An example of disposable commode liners without pads etc. –

     

    • SaniCare Commode Liners – Universal Size – 150 Liners -$28.00

    The second problem here is the kitty litter. If you don’t use a biodegradable kitty litter you are using products which come from strip mining of clays which is terrible for the surrounding environment, or from sand mining which is not environmentally friendly either.

    Clay based kitty litters also produce dust, which is not particularly good for the health.

     

    So use a biodegradable kitty litter

     

    There are many types made from different kinds of natural products – grass, pine wood, cedar wood, corn fiber, recycled paper and grass seeds.

    Examples of natural biodegradable kitty litters –

     

    • Arm and Hammer Naturals Clumping Litter
    • Exquisicat Naturals Pine Cat Litter
    • Abound Natural Clumping Cat litter
    • Exquisicat Naturals Paper Cat Litter
    • Pioneer Pet SmartCat All Natural Cat Litter
    • Okocat Natural Wood Clumping Cat Litter
    • TidyCats Pure Nature Cat Litter
    • Frisco All Natural Grass Clumping Cat Litter

     

    Clean the seat and frame of the commode, even if you are using commode liners

     

    Even though you’re using disposable commode liners, this doesn’t mean you don’t need to clean the commode on a regular basis.

     

    To clean a commode, you will want to clean and then disinfect.

    You want to wipe down all the parts to get any matter off the surfaces, and then disinfect it all.

    There are plenty of good bathroom cleaners and disinfectants.

    Below are just a few examples that are very popular on caregiver forums

     

    • Lysol cleaner and disinfectant
    • OdoBan
    • Dettol
    • Pine-Sol cleaner and disinfectant
    • White Vinegar cleans disinfects and kills germs and even some fungi

     

    You’ll find out a lot more about how to clean bedside commodes, in this article, “The Best Way To Clean A Bedside Commode ?”.

    Do you put water in a bedside commode ?

    Even if you are going to use disposable commode liners, you may run out occasionally, and you will want to know a few tricks that will make the job of cleaning out the bucket a lot easier.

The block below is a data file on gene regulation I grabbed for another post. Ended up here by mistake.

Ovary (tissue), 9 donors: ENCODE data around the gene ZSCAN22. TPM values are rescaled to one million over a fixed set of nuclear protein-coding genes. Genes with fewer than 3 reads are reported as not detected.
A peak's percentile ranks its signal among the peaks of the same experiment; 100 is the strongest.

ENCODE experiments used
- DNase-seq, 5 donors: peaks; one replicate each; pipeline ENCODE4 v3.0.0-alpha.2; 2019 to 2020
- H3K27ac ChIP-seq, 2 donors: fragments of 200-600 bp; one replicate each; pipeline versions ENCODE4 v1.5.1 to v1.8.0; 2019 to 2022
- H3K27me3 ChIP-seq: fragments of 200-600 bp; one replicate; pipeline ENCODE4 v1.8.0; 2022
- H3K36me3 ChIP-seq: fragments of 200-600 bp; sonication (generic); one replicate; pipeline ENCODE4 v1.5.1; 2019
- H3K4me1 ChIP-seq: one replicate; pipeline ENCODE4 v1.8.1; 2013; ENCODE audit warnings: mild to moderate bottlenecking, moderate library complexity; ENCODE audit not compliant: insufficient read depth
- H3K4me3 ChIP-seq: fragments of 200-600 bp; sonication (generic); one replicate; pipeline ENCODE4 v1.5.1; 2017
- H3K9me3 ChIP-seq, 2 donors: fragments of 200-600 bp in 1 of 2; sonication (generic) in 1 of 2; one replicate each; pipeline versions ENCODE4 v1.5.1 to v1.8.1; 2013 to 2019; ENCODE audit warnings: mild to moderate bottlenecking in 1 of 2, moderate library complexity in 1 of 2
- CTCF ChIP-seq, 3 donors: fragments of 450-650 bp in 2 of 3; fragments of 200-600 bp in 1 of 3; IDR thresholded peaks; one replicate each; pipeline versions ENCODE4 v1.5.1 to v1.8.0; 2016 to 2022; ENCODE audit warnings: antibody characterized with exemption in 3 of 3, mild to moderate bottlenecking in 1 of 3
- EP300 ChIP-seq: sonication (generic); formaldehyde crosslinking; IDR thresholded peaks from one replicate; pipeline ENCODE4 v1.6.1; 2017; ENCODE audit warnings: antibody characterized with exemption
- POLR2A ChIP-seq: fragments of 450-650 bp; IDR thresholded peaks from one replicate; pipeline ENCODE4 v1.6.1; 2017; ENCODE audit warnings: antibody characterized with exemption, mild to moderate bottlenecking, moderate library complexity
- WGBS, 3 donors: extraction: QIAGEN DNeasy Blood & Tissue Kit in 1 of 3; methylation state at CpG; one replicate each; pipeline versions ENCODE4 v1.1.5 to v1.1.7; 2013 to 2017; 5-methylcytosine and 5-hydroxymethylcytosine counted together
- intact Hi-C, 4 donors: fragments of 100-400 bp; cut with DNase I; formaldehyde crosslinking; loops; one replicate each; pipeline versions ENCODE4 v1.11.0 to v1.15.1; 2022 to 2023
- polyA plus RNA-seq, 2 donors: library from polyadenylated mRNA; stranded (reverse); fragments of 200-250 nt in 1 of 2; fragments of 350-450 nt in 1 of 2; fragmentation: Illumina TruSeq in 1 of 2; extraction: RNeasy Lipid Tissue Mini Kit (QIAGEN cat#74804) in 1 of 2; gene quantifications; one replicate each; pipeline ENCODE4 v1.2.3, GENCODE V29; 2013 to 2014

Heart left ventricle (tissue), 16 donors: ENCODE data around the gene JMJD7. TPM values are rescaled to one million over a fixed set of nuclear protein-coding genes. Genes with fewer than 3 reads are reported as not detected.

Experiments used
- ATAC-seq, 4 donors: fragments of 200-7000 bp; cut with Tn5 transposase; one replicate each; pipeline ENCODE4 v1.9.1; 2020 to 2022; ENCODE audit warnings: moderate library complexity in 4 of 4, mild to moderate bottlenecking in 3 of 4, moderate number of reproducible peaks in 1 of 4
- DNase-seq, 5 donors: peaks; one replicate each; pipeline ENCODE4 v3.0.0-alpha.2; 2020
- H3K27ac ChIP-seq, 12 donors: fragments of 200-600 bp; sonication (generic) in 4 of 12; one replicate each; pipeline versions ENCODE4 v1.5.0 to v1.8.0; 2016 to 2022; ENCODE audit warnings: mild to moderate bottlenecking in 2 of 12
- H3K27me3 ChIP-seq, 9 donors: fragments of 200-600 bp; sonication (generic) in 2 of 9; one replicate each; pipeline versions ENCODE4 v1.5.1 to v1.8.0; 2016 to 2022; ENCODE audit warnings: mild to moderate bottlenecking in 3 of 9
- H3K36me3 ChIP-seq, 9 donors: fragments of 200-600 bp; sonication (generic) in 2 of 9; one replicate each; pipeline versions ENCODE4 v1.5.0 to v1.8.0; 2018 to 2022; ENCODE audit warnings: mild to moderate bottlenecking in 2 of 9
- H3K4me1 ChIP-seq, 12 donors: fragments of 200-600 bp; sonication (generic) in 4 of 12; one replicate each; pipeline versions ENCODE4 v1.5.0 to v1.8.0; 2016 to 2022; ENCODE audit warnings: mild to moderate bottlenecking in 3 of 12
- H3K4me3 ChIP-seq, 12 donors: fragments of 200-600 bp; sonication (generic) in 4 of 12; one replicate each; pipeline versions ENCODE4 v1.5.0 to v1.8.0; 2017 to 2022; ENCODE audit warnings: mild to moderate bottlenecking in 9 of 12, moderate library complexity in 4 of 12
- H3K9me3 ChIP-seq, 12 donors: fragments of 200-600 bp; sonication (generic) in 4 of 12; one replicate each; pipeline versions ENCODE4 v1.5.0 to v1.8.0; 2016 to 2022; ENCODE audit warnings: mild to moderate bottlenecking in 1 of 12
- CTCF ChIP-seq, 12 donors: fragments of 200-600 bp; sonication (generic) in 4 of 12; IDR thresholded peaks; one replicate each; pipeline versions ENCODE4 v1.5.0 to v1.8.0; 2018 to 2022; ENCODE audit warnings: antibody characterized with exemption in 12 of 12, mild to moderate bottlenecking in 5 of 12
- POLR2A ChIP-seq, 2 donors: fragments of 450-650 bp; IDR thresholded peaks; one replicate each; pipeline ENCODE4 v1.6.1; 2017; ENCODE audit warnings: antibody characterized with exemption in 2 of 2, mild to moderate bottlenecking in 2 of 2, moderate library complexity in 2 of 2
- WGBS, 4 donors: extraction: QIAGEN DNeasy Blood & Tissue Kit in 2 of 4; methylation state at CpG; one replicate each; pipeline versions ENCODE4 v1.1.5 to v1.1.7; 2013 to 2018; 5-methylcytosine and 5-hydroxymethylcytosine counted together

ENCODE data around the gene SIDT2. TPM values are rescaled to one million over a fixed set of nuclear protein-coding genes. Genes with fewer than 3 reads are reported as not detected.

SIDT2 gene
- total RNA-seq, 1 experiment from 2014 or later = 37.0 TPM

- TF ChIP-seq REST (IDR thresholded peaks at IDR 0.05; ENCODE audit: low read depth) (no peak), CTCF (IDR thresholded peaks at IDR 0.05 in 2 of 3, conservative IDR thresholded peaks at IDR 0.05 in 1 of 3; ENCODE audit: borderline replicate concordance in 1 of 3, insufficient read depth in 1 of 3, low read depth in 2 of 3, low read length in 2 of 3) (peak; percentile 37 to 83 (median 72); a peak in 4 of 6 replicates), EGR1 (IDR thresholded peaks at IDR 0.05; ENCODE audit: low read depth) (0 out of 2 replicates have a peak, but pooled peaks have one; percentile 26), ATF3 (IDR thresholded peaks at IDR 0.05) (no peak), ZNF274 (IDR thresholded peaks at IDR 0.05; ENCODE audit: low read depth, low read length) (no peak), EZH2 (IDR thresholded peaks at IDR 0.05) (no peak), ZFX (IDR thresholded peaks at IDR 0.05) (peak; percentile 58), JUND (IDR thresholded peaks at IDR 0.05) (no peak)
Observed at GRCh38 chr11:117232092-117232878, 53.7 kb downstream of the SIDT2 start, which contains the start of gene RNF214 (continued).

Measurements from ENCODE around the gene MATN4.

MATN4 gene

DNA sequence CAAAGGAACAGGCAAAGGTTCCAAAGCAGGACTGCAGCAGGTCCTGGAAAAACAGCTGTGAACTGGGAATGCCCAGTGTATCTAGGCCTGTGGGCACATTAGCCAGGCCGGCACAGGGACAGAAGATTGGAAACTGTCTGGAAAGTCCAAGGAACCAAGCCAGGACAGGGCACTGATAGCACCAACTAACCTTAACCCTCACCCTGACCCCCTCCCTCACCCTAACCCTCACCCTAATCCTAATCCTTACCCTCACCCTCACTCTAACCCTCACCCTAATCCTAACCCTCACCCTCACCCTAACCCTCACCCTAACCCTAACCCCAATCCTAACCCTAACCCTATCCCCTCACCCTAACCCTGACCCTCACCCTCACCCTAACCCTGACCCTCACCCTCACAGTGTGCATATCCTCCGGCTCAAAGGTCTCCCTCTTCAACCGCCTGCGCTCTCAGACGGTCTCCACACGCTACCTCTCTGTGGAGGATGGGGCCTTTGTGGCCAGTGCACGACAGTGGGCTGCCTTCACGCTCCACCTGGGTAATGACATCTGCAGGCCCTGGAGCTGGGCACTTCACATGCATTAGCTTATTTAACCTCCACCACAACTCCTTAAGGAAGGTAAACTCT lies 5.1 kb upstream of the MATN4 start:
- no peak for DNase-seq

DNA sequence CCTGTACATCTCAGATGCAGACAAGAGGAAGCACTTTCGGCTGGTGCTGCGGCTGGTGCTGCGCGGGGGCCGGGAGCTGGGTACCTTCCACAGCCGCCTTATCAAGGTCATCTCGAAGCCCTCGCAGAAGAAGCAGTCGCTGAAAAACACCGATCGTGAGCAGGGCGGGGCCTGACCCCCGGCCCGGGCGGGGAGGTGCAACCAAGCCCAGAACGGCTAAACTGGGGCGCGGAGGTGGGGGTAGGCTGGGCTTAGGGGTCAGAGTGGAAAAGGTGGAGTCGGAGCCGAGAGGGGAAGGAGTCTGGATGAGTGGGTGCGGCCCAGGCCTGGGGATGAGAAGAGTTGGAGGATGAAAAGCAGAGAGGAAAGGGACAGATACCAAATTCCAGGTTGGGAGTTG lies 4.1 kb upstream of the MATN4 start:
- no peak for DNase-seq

Each time you use the commode, put 2 -3 inches of water in the pail before use. This serves a couple of purposes –

     

    • the water will stop the bacteria becoming airborne and releasing the odors
    • the water will make emptying and cleaning the pail much easier

     

    There’s a lot more to it than just that, so if you want to find out more it’s all in this article,  “Do You Put Water In A Bedside Commode ?”.

    Bedside commode odor control

     

    Now, whether, you are using disposable commode liners or not, you will need to take some precautions for odor control with the bedside commode.

    With regular cleaning, prompt emptying of the bedside commode bucket and some disinfecting, you can keep any unpleasant odors down to a minimum.

    Here are the main pointers –

    • What protective gear are you using ?
    • Cleaning products
    • Frequency of cleaning ?
    • Emptying the commode bucket ?
    • Properly preparing  the commode bucket
    • Using multiple commode buckets
    • Put in an extractor fan
    • The area around the bedside commode
    • Floor protection under the bedside commode
    • Proper handling of trash from the commode and incontinence products
    • Washable soft coverings and fabric
    • Air filters

    All the points are expanded upon in my article, “Do You Put Water In A Bedside Commode ?”.

    I’m Gareth and I’m the owner of Looking After Mom and Dad.com

    I have been a caregiver for over 10 yrs and share all my tips here.

    Gareth Williams